Alsta was a brand owned by Alstater Watch Company from New York. They imported Swiss movements and cased them in the US and unfortunately succumbed to the quartz crisis in the late 70s. The brand was revived by Robert the Bruce (Angus MacFayden) in 2014 and has steadily produced watches up until their latest creation – the Alsta Nautoscaph Superautomatic.

Alsta wanted to make watches that could go anywhere and do anything – and keep up with the hip and trendy youth of the 1970s. They wanted it to be as happy on the pistes of Courchevel as it was on the beaches of St Tropez. They produced the Surf n’ Ski – the name pretty much says it all. It provided 666 ft of water resistance and an Incabloc anti shock mechanism.

1970 Aslta Surf n’ Ski

I was speaking with my friend T the other and he shared and auction for a Surf n Ski whilst he was looking for a Bulova Devil Diver. What interested me was that it was not an Alsta branded watch but it had Wakmann on the dial. So I kept digging around for similar items and found a Paul Peugeot with the same movement and dial. It became clear that Alstater must have been selling it’s watches to other brands.

1970 Wakmann Surf n’ Ski Superautomatic

1970 Paul Peugeot Surf n’ Ski Super Automatic

The next obvious step was to increase the water resistance of their model range to 999 ft. Enter the Nautoscaph. The original Alsta Nautoscaph was powered by a Felsa 4007N and later an ETA 2452 or 2783. The rarest combination was an A. Schild 2066 movement with a day date complication.

1970s Alsta Nautoscaph Superautomatic – the above watch was bought from an estate lot and inscribed with a 1974 date on the back

The new Alsta Superautomatic uses a Seiko NH35A. A known quantity – relatively accurate for a cheap movement and widely available. It has a hacking seconds function and I have found it to be running at about +5 seconds per day. As per the original, it features 999 ft of water resistance aided by its triple lock crown mechanism – screw down with two seals. It sports an anti-reflective sapphire crystal – however without the original cyclops. Cyclops divide opinion however I feel one is always necessary – Bulova had the right technique of having it underneath the crystal so it would not protrude out.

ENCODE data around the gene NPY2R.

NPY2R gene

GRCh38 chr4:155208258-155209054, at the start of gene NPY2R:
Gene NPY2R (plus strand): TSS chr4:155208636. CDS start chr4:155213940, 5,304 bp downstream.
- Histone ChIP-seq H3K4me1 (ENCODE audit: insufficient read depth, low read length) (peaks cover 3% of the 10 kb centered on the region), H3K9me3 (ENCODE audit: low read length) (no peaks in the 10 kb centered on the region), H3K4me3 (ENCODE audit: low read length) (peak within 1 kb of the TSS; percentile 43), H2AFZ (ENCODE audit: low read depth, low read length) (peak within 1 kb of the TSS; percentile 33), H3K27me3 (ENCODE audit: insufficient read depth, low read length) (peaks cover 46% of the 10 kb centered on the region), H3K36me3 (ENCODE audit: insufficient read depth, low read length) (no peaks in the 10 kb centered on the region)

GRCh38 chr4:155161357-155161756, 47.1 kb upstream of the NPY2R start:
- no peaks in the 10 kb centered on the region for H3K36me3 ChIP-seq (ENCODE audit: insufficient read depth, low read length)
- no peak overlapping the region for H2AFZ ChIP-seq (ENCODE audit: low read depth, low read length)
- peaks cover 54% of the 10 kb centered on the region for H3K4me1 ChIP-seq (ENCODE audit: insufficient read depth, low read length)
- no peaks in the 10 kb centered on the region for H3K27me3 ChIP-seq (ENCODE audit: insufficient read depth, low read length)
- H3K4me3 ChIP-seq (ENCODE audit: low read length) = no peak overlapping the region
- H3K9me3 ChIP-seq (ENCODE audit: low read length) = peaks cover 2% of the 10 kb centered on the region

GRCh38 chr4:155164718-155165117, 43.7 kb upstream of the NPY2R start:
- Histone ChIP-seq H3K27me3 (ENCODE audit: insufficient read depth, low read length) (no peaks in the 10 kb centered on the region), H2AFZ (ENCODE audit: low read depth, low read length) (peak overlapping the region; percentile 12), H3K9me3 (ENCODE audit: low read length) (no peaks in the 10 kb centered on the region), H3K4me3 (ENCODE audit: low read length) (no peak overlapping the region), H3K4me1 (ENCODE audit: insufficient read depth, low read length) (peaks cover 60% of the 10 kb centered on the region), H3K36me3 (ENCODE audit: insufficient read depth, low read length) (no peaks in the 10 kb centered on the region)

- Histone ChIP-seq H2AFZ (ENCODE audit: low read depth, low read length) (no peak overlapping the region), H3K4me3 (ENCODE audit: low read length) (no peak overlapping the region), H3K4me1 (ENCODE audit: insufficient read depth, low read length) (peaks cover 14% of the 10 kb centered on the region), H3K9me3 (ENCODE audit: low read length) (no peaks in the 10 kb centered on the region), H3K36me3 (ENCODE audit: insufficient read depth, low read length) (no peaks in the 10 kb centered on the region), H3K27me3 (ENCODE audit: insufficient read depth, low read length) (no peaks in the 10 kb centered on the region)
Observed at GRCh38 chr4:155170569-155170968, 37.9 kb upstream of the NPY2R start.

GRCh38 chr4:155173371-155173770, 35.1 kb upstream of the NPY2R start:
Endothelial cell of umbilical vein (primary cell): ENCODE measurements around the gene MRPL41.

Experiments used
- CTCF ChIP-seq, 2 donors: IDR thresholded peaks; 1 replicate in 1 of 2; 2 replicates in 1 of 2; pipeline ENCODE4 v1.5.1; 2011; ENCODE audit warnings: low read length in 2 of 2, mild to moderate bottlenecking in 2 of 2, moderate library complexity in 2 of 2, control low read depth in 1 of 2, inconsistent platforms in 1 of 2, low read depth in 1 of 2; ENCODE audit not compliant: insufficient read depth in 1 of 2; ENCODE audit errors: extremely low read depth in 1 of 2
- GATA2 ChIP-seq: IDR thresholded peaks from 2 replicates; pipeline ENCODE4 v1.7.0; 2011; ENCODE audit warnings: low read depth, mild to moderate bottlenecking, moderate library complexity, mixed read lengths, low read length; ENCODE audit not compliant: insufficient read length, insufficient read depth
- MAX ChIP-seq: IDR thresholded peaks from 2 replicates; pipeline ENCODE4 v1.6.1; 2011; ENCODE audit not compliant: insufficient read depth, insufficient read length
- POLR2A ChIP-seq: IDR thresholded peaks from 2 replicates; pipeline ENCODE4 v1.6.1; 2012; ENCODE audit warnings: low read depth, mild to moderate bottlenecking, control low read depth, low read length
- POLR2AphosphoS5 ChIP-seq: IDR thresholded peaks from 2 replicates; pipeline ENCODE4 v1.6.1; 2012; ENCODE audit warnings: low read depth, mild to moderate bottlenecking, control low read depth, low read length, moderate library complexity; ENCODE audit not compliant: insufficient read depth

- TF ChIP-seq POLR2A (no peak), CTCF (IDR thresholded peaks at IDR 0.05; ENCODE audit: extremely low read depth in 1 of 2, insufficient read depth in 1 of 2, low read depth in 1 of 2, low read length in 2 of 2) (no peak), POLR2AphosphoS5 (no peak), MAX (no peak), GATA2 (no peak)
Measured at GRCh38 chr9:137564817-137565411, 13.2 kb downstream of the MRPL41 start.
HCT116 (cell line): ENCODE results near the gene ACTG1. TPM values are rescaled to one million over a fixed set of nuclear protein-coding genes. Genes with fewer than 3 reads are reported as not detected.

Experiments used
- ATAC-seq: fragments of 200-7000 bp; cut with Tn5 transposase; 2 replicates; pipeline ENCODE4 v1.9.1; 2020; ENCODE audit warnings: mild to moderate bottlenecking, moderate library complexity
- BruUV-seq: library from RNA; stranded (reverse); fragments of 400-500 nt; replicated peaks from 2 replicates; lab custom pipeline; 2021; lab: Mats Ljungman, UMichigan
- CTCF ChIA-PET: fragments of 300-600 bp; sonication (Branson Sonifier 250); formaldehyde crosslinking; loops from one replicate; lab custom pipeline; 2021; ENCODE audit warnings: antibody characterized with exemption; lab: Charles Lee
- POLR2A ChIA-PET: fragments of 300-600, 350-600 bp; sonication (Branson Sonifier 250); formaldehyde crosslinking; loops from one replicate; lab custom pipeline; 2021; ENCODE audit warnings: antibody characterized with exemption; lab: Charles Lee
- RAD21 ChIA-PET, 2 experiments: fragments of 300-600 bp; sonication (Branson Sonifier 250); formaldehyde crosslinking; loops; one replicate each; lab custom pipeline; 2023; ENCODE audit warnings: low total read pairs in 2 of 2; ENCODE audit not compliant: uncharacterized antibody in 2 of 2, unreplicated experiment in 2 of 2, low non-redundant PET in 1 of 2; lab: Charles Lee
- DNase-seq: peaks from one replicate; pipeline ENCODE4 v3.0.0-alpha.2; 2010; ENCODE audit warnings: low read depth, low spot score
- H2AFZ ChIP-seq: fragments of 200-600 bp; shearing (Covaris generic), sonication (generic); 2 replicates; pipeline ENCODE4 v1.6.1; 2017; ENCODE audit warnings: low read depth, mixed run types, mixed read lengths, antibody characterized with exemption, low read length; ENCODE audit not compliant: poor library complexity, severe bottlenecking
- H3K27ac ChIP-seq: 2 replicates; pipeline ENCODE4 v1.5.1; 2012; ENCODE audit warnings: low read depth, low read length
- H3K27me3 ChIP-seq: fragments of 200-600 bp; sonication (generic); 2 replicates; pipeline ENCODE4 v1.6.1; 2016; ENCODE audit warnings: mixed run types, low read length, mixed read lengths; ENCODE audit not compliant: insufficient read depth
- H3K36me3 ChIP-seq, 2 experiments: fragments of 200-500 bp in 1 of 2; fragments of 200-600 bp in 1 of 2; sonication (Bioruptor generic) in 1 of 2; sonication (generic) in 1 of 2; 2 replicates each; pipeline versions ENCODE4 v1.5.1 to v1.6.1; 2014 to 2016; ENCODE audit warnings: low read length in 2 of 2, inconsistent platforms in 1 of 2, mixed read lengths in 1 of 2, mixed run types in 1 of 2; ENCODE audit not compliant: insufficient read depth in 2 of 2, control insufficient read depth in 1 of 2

Remake on a tropic strap

The main thing that drew me to this watch was its reasonable size. It’s 38 mm across and has a much more vintage feel. Almost all other offerings in the same price category are whacking great obtuse 45 mm monsters that will not wear well as a daily. It’s a remake of a vintage so the fact it is sized correctly is a huge bonus.

The hour markers are brutal coffin shape indices with broad dagger-like hands – it’s not subtle but allows for great legibility. The main difference on the dial is replacement of ‘Incabloc’ with ‘shockresistant’ – as this was a brand in its own right.

Wax seal on the crown

I wonder if Alsta could reproduce a day-date version using the NH36A? I don’t see as many new day date watches anymore – companies just slap a tiny date somewhere on the dial and hope nobody complains about the shit font and awful placement. Make a bigger deal of the day and date!

In the original Jaws film from 1975, Richard Dreyfus portrays an enthusiastic oceanographer Matt Hooper. It’s this individual who immortalised this watch and this bracelet design. But it took until 2010 before it was worked out what he was actually wearing – that’s a slow-burn marketing technique for you.

Hooper bracelet

Based upon the Speidel Mach 1 stretch bracelet that Hooper wore in Jaws, which had more of a race and rally feel – like the circle cutouts on the legendary Tissot PR516. It’s an unusual choice.

It’s this unorthodox combination that’s so bloody cool. This new 20 mm bracelet features a deployment clasp rather than the outdated stretch-style band that should stay in the 70s. I dig it.

Pricing is around £800 new with either a tropic strap or the Hooper bracelet. This is a limited edition of only 1975 pieces – relating to the release year of Jaws.

The bottom line is the styling is absolutely spot on, the case finishing is perfect and it wears really nicely on the wrist. The cheap Seiko movement is a bit of a letdown so I hope future developments with superior movements will occur.

Available here on the Alsta website.

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